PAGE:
SRA warns of possible data breach
- By Matthew Weigelt
- Feb 04, 2009
SRA International notified the Maryland Attorney General’s Office last month that the personal information of as many as 1,400 Maryland residents might have been jeopardized by a computer network breach.
The company alerted the office Jan. 20 that one of its computer networks had been infected by a virus.
The information that might have been breached includes names, addresses, dates of birth, health information and Social Security numbers. Company computers containing information related to employees’ security screenings might also have been exposed to unauthorized access, according to SRA’s notification letter
“At this time, we have not determined that any employee, customer or project data has been compromised, but we believe it is appropriate to notify them that data may have been subject to unauthorized access,” said Sheila Blackwell, vice president of communications and public affairs at SRA, in a statement released today.
In her letter to Maryland authorities, Nicole Betancourt, senior corporate paralegal at SRA, wrote that the company also decided to alert its customers, which include federal agencies in Maryland.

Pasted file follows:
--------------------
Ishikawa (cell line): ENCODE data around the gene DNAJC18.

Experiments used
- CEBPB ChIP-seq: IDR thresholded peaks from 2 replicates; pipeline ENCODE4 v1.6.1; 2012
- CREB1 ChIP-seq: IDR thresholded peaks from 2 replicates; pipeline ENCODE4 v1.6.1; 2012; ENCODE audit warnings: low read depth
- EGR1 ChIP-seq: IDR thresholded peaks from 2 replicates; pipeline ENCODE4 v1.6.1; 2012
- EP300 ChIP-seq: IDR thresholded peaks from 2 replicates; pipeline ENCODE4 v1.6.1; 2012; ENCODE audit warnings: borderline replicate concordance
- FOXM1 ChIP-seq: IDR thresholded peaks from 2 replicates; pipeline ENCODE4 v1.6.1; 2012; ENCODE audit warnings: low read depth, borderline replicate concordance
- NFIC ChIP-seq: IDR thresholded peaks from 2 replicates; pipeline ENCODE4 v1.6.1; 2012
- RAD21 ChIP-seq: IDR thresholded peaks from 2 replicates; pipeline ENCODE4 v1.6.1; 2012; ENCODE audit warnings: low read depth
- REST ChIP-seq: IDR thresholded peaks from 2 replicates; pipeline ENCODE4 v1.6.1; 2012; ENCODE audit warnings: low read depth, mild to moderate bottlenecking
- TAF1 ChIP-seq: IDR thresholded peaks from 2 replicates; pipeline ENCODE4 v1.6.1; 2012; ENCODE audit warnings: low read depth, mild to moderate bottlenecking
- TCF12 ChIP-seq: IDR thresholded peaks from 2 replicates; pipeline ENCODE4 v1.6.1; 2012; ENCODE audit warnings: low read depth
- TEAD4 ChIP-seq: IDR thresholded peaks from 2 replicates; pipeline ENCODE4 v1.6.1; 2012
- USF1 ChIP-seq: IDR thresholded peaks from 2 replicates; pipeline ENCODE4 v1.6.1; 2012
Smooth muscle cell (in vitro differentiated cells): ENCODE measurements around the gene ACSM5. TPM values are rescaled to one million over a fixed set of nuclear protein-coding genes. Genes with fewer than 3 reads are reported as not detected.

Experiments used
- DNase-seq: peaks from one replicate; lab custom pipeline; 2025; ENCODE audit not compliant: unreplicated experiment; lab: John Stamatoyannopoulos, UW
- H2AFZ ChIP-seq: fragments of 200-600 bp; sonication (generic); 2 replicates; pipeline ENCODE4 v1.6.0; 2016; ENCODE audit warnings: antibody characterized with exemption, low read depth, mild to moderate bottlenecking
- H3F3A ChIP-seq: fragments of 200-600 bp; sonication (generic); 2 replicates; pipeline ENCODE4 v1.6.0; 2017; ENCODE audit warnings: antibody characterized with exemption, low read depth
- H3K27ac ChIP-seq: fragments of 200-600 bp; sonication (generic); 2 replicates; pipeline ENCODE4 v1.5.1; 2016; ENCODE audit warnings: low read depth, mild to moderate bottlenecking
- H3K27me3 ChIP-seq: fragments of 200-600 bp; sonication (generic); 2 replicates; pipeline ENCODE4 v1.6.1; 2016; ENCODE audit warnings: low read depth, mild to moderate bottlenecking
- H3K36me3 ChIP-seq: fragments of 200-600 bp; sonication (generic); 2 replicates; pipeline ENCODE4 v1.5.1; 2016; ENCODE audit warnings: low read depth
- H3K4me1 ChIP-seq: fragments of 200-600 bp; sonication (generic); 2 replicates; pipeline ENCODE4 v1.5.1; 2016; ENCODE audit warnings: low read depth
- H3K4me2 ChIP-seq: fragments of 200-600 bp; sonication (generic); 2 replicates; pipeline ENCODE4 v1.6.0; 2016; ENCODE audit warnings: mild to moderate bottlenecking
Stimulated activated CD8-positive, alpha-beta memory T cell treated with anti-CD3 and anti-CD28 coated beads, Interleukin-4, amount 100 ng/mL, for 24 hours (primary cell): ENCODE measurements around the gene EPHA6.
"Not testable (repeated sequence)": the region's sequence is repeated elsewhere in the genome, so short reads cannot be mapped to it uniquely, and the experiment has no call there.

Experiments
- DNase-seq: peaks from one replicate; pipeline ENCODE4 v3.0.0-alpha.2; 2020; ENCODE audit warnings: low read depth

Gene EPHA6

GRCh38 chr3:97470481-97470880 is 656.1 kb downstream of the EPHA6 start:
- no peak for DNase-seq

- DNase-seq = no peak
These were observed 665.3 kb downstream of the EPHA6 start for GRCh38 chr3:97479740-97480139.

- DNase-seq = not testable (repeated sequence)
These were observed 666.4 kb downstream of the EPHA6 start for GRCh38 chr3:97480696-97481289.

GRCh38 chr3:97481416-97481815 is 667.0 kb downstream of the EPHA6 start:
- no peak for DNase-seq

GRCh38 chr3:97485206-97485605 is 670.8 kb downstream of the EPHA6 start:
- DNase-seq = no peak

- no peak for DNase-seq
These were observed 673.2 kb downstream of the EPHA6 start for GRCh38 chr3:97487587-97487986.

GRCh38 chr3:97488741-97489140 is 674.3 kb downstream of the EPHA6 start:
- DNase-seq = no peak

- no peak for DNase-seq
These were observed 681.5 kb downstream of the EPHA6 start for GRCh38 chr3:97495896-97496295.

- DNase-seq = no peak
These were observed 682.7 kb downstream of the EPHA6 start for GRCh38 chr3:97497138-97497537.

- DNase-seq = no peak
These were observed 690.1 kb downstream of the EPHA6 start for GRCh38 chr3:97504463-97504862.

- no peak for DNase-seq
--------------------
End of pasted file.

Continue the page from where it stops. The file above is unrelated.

The company said the security issue could affect more than just SRA.
Although there is no indication that an employee caused the problem, SRA is continuing to investigate the incident with its in-house information technology security team and its cybersecurity experts, according to the letter.
“SRA takes the security of personal data very seriously and is committed to minimizing the risks associated with the exposure of personal information,” Betancourt wrote.
SRA received $865 million in federal contracts in fiscal 2008, and $65 million worth of its federal business was conducted in Maryland that year. The National Institutes of Health was SRA’s largest customer in the state in 2008. The company provided mainly program management support services for nearly half of the $65 million, according to USAspending.gov.
The company is ranked No. 32
on Washington Technology's Top 100
list of the largest government contractors.
Matthew Weigelt is a freelance journalist who writes about acquisition and procurement.